(defn foo [n] (rem n 10))
;; => #'user/foo

;; call the function
(foo a)
;; => 2

;; if else 
(str "2 is " (if (even? 2) "even" "odd"))

4. Haskell

Haskell is the language grown out of mathematics world, It is a statically typed (perhaps the best kind of static typing), functional programming language. Unlike most mainstream static typed languages it has strong type inference so you don't have to write types everywhere but you still get type safety.

If you are writing in statically typed language, you should try Haskell, it has very strong type inference. You can see the below code which has type safety but I didn't wrote any types.
Haskell has pattern matching, recursion, list comprehension, first class functions and all the other cool stuff of functional programming languages.

-- Using recursion (with the "if then else" expression)
factorial n = if n < 2
              then 1
              else n * factorial (n - 1)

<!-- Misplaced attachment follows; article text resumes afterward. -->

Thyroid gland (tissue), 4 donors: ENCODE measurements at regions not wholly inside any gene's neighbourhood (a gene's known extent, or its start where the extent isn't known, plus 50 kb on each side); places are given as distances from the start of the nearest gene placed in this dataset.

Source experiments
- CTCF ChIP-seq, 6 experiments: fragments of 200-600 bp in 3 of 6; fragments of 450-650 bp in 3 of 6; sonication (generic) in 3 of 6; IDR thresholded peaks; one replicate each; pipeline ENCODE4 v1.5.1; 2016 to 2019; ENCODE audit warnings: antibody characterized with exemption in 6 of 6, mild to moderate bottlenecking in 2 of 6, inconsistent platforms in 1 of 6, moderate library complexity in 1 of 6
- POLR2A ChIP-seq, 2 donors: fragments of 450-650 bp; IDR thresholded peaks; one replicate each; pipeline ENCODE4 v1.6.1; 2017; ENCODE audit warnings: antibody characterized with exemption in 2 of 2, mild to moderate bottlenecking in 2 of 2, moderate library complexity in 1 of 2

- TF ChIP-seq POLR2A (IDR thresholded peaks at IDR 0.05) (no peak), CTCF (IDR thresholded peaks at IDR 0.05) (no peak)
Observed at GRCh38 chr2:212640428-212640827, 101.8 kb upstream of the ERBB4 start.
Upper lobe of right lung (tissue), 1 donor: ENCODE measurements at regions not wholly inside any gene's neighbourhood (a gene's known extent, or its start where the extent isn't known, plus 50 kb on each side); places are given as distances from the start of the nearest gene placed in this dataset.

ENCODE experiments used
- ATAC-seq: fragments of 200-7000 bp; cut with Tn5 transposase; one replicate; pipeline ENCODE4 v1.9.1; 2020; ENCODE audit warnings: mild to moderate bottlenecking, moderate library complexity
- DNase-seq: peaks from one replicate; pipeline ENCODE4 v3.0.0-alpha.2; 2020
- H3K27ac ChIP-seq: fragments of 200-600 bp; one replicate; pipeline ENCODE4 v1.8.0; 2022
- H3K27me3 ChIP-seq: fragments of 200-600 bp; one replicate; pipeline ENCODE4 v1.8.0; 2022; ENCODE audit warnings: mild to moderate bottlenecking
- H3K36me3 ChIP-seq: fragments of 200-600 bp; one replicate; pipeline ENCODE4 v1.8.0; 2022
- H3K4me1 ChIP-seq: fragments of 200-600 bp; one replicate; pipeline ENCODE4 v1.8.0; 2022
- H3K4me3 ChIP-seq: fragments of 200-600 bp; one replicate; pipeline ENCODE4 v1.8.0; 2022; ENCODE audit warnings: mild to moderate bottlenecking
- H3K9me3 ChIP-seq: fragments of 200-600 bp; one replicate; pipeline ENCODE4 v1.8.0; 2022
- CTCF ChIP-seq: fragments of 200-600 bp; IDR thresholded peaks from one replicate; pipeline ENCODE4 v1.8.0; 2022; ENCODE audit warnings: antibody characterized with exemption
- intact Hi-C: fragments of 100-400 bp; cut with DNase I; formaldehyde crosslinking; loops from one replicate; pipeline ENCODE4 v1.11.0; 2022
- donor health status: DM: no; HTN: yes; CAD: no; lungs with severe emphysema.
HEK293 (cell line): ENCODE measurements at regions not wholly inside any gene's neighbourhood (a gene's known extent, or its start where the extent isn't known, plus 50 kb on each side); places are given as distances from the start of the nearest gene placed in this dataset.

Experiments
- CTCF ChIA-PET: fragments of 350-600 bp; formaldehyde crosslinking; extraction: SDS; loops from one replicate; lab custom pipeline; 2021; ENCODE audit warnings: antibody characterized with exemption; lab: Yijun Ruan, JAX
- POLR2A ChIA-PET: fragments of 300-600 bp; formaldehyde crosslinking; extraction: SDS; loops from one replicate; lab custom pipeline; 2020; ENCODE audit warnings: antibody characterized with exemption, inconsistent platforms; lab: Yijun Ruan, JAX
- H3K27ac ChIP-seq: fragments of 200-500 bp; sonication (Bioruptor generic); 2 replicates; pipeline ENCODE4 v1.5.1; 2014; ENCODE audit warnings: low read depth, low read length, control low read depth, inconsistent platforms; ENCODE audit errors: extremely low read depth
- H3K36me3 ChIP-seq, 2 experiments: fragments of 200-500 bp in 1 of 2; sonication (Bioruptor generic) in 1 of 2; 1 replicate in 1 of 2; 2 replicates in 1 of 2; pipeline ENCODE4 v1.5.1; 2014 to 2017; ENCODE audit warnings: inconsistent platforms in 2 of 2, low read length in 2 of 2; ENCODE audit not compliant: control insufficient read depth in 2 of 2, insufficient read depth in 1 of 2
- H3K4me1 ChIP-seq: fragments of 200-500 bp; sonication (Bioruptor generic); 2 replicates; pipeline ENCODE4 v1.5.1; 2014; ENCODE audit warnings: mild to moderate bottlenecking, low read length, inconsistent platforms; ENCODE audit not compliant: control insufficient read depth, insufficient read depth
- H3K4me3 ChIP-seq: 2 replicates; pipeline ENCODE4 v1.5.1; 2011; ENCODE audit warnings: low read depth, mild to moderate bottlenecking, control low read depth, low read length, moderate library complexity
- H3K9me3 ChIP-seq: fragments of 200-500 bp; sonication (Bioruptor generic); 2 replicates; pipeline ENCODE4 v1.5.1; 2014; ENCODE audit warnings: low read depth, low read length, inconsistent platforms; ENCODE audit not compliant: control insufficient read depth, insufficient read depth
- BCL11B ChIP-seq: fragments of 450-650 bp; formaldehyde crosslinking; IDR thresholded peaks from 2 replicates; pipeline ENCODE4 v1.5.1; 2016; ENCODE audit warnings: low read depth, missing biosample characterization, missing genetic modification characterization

cover image credits: Thanks to Ian Schneider for sharing their work on Unsplash

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Saurabh Sharma


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Great recommendations!

I would add one more to the list: prolog.

It’s a logic, fact based programming language that has interesting concepts beyond procedural and functional. Sure, it comes from academia and is still not used outside of it but I recommend people to try it.


I had to learn prolog for one of my lower div classes and at the time, I spent hours pulling my hair out over this "useless" programming language. While it's not really used for real world development, I think it's a really good tool to demonstrate something like theoretical computer science topics.

Edit: RegEx and Context free languages are concepts that can be demonstrated pretty well with prolog


We made a text based adventure using prolog in university. The whole lazy evaluation is neat. For sure different then most languages.